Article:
The Gretzky family, originally from Brantford, Ontario, Canada, is one of the most famous hockey families in Canada. Brent and Wayne Gretzky hold the NHL record for most points scored by a pair of brothers — 2,857 by Wayne, four by Brent.
Walter Gretzky[edit | edit source]
Walter Gretzky (born October 8, 1938-March 4, 2021) was the patriarch of the Gretzky clan. He was the father of five children, including his three sons in the NHL, another son, Glen, and a daughter, Kim. Five days after his 53rd birthday in 1991, he suffered a near-fatal brain aneurysm which destroyed his long-term memory. His physical therapist, Ian Kohler, married his daughter Kim in 1995. His ordeal is the basis of the CBC movie Waking Up Wally: The Walter Gretzky Story. He spends his time helping charities and fundraisers and coaching at his summer youth hockey camp in California. In his book Walter recounts that during his recovery from his brain aneurysm, the only language he could speak was Ukrainian.
From September 2004 to January 2005, Walter was an assistant coach for the University of Pittsburgh inline hockey team. A long time friend of head coach Bob Coyne, Walter was an assistant along with Bob Bradley and Tim Fryer. 
Fans come to his house to see his basement, stuffed with mementos from Wayne's amateur career, and his backyard, which, every winter, was turned into a "rink" Walter taught his sons and their friends hockey on. He has written two books: On Family, Hockey and Healing (2003), and Gretzky: From Backyard Rink to the Stanley Cup (1985), in which he recounted how he recognized Wayne's prodigious skills and shaped him into the most prolific scorer in hockey history. Walter Gretzky was named to the Order of Canada on 28 December 2007.
Walter passed away March 4, 2021 in Brantford, Ontario after suffering a fall three weeks earlier.
First generation[edit | edit source]
Wayne[edit | edit source]
- See Wayne Gretzky
Keith[edit | edit source]
After a moderately successful career in the OHL with the Brantford Alexanders, Windsor Spitfires, Belleville Bulls, and Hamilton Steelhawks, Keith was taken in the 3rd round (56th overall) of the 1985 NHL Entry Draft by the Buffalo Sabres. His best season came in 1984–85 when he recorded 31–62–93 in 66 games with Windsor. In 298 OHL games, he collected 113 goals, 222 assists and 335 points. Keith did get on the cover of The Hockey News, and a spot in Sports Illustrated's Faces In The Crowd when he was 13. After retiring from professional hockey in 1993, Gretzky turned to coaching and began his career behind the bench with the Tri-City Americans (WHL) as an assistant coach. Keith was appointed to Director of Amateur Scouting for the Phoenix Coyotes on July 12, 2006. On July 28, 2011, he was hired by the Boston Bruins.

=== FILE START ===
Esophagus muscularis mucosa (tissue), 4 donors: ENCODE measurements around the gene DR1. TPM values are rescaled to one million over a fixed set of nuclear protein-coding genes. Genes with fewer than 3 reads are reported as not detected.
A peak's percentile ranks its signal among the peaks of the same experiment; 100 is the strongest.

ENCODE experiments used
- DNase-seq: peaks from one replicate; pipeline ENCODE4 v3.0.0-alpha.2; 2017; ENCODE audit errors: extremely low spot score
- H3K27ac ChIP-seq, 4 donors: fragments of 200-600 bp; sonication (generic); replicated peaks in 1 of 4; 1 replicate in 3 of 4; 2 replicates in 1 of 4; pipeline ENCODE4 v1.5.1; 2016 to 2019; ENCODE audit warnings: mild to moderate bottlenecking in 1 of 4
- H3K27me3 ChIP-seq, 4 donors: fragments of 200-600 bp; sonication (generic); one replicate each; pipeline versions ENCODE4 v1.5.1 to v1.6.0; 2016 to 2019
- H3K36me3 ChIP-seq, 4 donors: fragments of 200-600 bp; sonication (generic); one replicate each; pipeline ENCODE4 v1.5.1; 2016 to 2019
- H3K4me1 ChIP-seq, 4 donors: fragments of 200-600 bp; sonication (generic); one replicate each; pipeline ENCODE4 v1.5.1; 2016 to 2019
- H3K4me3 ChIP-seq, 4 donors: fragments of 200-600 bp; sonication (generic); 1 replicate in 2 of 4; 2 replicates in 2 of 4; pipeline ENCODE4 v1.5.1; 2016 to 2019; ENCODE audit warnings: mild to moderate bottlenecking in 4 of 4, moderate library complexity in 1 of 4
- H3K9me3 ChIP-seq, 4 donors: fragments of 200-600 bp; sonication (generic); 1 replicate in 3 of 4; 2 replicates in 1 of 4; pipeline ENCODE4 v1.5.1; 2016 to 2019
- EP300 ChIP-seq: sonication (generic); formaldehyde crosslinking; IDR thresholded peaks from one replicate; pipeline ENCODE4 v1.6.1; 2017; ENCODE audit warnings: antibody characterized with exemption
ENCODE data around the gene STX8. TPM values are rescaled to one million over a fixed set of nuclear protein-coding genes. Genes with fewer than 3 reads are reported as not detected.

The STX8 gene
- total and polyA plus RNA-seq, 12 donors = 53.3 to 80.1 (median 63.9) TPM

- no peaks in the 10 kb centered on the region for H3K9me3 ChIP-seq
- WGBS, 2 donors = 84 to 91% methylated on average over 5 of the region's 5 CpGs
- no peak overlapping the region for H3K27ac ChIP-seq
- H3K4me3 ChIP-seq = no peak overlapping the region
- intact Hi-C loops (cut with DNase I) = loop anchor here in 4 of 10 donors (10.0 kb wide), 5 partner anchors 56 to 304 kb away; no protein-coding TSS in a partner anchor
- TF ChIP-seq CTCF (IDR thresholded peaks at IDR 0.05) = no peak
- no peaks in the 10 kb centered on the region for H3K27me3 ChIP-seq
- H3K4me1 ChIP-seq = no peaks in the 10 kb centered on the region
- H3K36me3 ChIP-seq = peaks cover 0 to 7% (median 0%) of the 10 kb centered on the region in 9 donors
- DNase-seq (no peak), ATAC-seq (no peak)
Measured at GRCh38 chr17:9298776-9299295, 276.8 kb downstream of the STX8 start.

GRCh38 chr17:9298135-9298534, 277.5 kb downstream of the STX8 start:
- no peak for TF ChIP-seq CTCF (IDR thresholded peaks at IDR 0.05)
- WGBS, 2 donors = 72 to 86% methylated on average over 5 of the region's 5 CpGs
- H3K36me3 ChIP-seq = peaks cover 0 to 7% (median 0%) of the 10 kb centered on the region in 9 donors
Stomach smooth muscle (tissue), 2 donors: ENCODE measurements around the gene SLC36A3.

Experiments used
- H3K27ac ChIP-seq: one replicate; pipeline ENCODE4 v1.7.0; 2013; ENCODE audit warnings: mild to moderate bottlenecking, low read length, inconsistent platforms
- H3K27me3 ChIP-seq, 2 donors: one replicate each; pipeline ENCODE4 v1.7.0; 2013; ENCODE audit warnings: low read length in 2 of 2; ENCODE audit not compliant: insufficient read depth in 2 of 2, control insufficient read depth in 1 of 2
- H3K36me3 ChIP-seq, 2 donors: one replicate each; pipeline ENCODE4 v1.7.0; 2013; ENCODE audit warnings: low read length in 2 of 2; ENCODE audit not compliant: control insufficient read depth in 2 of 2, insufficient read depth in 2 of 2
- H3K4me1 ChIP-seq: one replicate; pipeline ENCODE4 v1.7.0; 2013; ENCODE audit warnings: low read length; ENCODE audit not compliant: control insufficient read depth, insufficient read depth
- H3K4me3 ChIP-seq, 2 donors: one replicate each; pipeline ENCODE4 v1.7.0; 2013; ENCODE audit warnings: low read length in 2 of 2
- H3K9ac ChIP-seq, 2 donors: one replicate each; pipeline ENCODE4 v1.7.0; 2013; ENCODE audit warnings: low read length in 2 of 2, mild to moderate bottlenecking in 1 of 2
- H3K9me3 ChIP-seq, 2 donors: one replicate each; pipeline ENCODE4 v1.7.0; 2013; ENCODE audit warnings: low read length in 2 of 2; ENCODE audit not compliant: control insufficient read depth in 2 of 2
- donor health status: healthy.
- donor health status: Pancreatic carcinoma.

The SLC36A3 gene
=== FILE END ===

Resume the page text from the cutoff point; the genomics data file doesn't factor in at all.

Brent[edit | edit source]
Brent Gretzky played in the National Hockey League (NHL) for the Tampa Bay Lightning. During Gretzky's 13-game stint with Tampa Bay, he played once against the Los Angeles Kings, and his brother Wayne. On January 18, 2008, Gretzky made his debut playing in Major League Hockey with his hometown Brantford Blast team. On April 19, he won the Allan Cup with the Blast.
Second generation[edit | edit source]
Ty Robert Gretzky (born July 9, 1990), son of Wayne, skated briefly for a team at Chelsea Piers in New York while his father played for the New York Rangers. During 2005-06, he lived with his father in Phoenix and had 24 goals and 37 points in 16 games for the Brophy College Preparatory junior varsity team in Phoenix. He missed the league scoring title by a point. Ty also played hockey at Shattuck-Saint Mary's, in 2006 but quit, and returned home. He now attends Arizona State University. In 1992, the Upper Deck company produced a card of Ty Gretzky with the words Young Guns on the front. Ty was only two years old when the card was produced
References[edit | edit source]
- University of Pittsburgh Panthers Roller Hockey Team 2004-2005 Coaching Staff
- "Walter Gretzky, Steve Nash named to Order of Canada." CBC News, 28 Dec 2007. .
- "Tied by great expectations", Toronto Star, December 18, 2006. Retrieved on July 18, 2007.
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